Pauling’s OAC: Super Senior Year

[Ed Note: School starts today here at Oregon State University! As we have for the previous four years, we take this opportunity to look back at Linus Pauling’s undergraduate experience in Corvallis, this time documenting his “super senior” experience as a Beaver.]

The 1921-22 academic year was Linus Pauling’s fifth at Oregon Agricultural College (OAC), now known as Oregon State University. In the twelve months to come, Pauling would finish his coursework; graduate; become engaged; and move to Pasadena, California to begin his graduate studies. Needless to say, it was a year of great change for Pauling, but one that he embraced with excellence.

In the fall of 1921, seniors at OAC were welcomed back to the college through a series of “Get Acquainted” dances, which were aimed at helping them become more comfortable with their apical position in the social hierarchy. Though these dances were a running tradition at OAC, each senior class approached them in their own way. During the 1921-22 academic year the dances were themed, with one particularly memorable event, the Goof Dance, challenging participants to wear the craziest outfits they had.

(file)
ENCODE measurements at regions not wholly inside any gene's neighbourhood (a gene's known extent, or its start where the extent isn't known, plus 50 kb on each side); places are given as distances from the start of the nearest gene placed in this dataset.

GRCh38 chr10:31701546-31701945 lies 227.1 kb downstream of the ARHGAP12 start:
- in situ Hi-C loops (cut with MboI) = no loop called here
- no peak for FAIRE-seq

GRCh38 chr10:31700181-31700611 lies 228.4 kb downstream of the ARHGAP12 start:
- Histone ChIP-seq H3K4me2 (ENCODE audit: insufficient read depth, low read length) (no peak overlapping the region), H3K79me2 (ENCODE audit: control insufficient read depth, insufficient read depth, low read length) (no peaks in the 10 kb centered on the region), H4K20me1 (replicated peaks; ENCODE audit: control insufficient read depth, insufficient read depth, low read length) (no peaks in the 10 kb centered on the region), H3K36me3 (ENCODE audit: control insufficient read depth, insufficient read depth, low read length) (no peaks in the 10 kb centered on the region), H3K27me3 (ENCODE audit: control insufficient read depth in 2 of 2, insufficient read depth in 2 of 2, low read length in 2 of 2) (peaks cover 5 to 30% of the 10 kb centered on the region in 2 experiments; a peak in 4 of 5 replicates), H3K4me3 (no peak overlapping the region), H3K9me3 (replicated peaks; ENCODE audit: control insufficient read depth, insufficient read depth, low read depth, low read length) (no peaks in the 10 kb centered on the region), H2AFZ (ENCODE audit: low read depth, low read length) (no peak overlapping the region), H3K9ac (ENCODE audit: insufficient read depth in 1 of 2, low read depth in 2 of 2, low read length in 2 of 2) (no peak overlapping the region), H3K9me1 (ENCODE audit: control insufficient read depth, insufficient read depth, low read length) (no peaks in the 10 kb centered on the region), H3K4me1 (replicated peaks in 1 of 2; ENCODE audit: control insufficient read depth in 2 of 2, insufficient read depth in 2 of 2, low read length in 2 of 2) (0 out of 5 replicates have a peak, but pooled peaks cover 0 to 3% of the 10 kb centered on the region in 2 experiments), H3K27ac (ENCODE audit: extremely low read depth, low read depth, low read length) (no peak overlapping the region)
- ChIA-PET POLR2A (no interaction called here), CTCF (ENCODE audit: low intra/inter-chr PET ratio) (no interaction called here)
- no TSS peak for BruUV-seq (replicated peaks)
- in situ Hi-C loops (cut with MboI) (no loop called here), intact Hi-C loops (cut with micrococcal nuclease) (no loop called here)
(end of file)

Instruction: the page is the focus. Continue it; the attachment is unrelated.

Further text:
For Pauling, the start of the year marked a continuation of his effort to earn solid marks and gain entry into a good graduate program. Throughout his time at OAC, he had always applied himself, and by his senior year, those efforts were evident. As with other colleges, the OAC Beaver yearbook included basic information on all its seniors, as well as additional details documenting their participation in extracurricular organizations and clubs. These blurbs often consisted of a handful of words, but Pauling’s was, not surprisingly, several lines long.